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An excerpt from www.HouseOfNames.com archives copyright 2000 - 2016


In ancient Scotland, the first people to use Ailyncrume as a surname were the Strathclyde- Britons. It was a name someone who lived in Roxburghshire (Borders) at Ancrum, a small village which had earlier been called Alncromb, which literally meant "a bend in the river Ale."

Ailyncrume Early Origins



The surname Ailyncrume was first found in Dumbartonshire, where they held a family seat in the lands of Ancrum from about the 11th century.

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Ailyncrume Spelling Variations


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Ailyncrume Spelling Variations



The origin of rules governing the spelling of names and even words is a very recent innovation. Before that, words and names were spelled according to sound, and, therefore, often appeared under several different spelling variations in a single document. Ailyncrume has been spelled Ancram, Ancrum, Ancrumb, Anckrum, Ancromb, Allyncrum, Alncrum, Alyncrome, Allyncom and many more.

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Ailyncrume Early History


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Ailyncrume Early History



This web page shows only a small excerpt of our Ailyncrume research. Another 241 words (17 lines of text) covering the years 1296, 1358, 1361, 1370 and 1781 are included under the topic Early Ailyncrume History in all our PDF Extended History products and printed products wherever possible.

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Ailyncrume Early Notables (pre 1700)


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Ailyncrume Early Notables (pre 1700)



More information is included under the topic Early Ailyncrume Notables in all our PDF Extended History products and printed products wherever possible.

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The Great Migration


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The Great Migration



The persecution faced in their homeland left many Scots with little to do but sail for the colonies of North Ameri ca. There they found land, freedom, opportunity, and nations in the making. They fought for their freedom in the American War of Independence, or traveled north to Canada as United Empire Loyalists. In both cases, they made enormous contributions to the formation of those great nations. Among them: William Ancrum who settled in Charles Town [Charleston], South Carolina in 1766.

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Motto


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Motto



The motto was originally a war cry or slogan. Mottoes first began to be shown with arms in the 14th and 15th centuries, but were not in general use until the 17th century. Thus the oldest coats of arms generally do not include a motto. Mottoes seldom form part of the grant of arms: Under most heraldic authorities, a motto is an optional component of the coat of arms, and can be added to or changed at will; many families have chosen not to display a motto.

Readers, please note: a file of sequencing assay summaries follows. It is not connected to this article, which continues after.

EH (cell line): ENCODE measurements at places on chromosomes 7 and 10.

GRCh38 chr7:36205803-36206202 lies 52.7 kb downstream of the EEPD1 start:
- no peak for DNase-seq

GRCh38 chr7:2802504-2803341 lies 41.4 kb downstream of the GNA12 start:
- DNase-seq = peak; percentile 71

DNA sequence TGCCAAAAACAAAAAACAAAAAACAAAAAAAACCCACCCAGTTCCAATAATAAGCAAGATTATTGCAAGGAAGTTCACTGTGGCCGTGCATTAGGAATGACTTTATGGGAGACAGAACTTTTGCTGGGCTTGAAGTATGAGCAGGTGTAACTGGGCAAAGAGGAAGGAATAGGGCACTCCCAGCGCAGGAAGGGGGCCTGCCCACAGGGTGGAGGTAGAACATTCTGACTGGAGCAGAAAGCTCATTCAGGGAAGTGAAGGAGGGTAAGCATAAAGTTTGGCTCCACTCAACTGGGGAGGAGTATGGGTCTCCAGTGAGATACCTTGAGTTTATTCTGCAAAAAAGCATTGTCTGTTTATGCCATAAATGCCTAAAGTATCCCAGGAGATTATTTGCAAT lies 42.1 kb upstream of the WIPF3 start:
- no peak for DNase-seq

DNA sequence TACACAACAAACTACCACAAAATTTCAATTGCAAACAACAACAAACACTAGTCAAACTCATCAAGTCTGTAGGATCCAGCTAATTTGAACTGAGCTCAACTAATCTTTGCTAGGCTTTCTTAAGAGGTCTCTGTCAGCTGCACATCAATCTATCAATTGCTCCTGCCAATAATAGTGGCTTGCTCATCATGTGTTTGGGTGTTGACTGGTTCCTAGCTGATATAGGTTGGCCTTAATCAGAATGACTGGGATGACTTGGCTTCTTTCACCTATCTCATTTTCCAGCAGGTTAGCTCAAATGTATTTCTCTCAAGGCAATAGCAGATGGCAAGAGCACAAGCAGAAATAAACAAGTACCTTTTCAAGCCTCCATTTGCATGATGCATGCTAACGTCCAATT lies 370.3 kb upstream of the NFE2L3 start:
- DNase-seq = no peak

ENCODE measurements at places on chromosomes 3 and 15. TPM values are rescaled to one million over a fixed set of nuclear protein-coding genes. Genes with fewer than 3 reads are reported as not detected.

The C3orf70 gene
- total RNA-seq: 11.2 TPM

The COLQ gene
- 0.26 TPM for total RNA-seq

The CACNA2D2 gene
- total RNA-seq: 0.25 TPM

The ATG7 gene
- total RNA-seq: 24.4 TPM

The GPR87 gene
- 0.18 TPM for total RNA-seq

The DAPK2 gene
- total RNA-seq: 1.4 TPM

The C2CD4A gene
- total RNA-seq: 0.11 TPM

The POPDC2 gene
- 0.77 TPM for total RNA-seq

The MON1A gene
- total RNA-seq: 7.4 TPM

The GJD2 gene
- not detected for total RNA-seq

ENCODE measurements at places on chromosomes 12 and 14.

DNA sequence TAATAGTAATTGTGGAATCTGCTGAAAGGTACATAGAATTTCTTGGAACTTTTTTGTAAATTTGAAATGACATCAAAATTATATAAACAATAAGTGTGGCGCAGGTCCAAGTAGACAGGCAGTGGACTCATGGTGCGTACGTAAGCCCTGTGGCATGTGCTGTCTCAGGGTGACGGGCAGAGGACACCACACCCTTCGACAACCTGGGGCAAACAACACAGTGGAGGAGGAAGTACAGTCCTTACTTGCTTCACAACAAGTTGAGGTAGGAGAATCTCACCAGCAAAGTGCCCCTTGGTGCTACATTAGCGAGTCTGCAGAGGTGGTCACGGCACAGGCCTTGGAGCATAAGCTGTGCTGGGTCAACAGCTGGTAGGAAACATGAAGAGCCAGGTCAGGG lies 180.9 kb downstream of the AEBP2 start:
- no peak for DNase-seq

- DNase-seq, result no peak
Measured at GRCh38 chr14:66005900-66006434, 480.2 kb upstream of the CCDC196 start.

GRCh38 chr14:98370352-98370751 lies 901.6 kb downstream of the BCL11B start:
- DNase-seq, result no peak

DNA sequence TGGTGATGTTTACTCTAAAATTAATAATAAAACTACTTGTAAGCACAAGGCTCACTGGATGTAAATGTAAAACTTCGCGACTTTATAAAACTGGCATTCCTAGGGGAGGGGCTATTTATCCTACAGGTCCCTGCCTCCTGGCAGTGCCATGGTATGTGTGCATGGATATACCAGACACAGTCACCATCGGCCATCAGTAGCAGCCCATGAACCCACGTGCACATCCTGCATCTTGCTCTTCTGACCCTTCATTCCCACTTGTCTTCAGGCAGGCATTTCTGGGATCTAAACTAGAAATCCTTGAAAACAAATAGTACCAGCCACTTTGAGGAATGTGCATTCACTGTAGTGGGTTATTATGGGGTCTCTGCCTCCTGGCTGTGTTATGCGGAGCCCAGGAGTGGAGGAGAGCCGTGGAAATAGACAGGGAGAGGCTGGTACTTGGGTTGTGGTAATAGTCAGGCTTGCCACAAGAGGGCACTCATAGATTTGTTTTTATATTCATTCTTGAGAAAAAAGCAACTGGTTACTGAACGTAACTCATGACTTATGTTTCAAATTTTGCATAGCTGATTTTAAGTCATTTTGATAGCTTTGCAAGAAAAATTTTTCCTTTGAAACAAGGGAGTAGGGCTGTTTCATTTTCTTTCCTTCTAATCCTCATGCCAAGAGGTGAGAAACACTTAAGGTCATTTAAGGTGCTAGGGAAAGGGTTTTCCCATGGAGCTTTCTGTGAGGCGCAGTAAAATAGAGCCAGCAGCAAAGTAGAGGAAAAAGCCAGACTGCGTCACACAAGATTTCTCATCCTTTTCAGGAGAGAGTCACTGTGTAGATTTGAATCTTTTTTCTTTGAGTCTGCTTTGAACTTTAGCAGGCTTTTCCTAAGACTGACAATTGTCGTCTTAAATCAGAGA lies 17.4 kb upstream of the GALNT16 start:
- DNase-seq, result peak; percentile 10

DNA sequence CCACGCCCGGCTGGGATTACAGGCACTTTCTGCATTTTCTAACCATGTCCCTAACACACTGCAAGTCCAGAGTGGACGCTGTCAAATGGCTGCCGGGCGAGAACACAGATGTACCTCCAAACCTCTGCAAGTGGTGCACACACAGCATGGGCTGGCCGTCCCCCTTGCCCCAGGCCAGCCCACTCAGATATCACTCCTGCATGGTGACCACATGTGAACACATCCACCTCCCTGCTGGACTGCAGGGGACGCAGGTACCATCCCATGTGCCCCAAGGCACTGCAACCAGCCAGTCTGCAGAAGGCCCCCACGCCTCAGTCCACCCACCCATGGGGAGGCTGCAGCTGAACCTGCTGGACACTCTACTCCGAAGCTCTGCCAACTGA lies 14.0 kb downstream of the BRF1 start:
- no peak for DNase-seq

Motto: Hold fast
Motto Translation: Hold fast


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Ailyncrume Family Crest Products


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Ailyncrume Family Crest Products




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See Also


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See Also




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Citations


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Citations



    Other References

    1. Weis, Frederick Lewis, Walter Lee Sheppard and David Faris. Ancestral Roots of Sixty Colonists Who Came to New England Between 1623 and 1650 7th Edition. Baltimore: Genealogical Publishing, 1992. Print. (ISBN 0806313676).
    2. Bain, Robert. The Clans and Tartans of Scotland. Glasgow & London: Collins, 1968. Print. (ISBN 000411117-6).
    3. Catholic Directory For Scotland. Glasgow: Burns Publications. Print.
    4. Martine, Roddy, Roderick Martine and Don Pottinger. Scottish Clan and Family Names Their Arms, Origins and Tartans. Edinburgh: Mainstream, 1992. Print.
    5. Egle, William Henry. Pennsylvania Genealogies Scotch-Irish and German. Harrisburg: L.S. Hart, 1886. Print.
    6. Barrow, G.W.S Ed. The Charters of David I The Written Acts of David I King of Scots, 1124-53 and of His Son Henry, Earl of Northumerland, 1139-52. Woodbridge: The Boydell Press, 1999. Print.
    7. Crozier, William Armstrong Edition. Crozier's General Armory A Registry of American Families Entitled to Coat Armor. New York: Fox, Duffield, 1904. Print.
    8. Browne, James. The History of Scotland it's Highlands, Regiments and Clans 8 Volumes. Edinburgh: Francis A Niccolls & Co, 1909. Print.
    9. Innes, Thomas and Learney. Socts Heraldry A Practical Handbook on the Historical Principles and Modern Application of the Art of Science. London: Oliver and Boyd, 1934. Print.
    10. Paul, Sir James Balfour. An Ordinary of Arms Contained in the Public Register of All Arms and Bearings in Scotland Second Edition. Baltimore: Genealogical Publishing, 1903. Print.
    11. ...

    The Ailyncrume Family Crest was acquired from the Houseofnames.com archives. The Ailyncrume Family Crest was drawn according to heraldic standards based on published blazons. We generally include the oldest published family crest once associated with each surname.

    This page was last modified on 16 September 2013 at 09:07.

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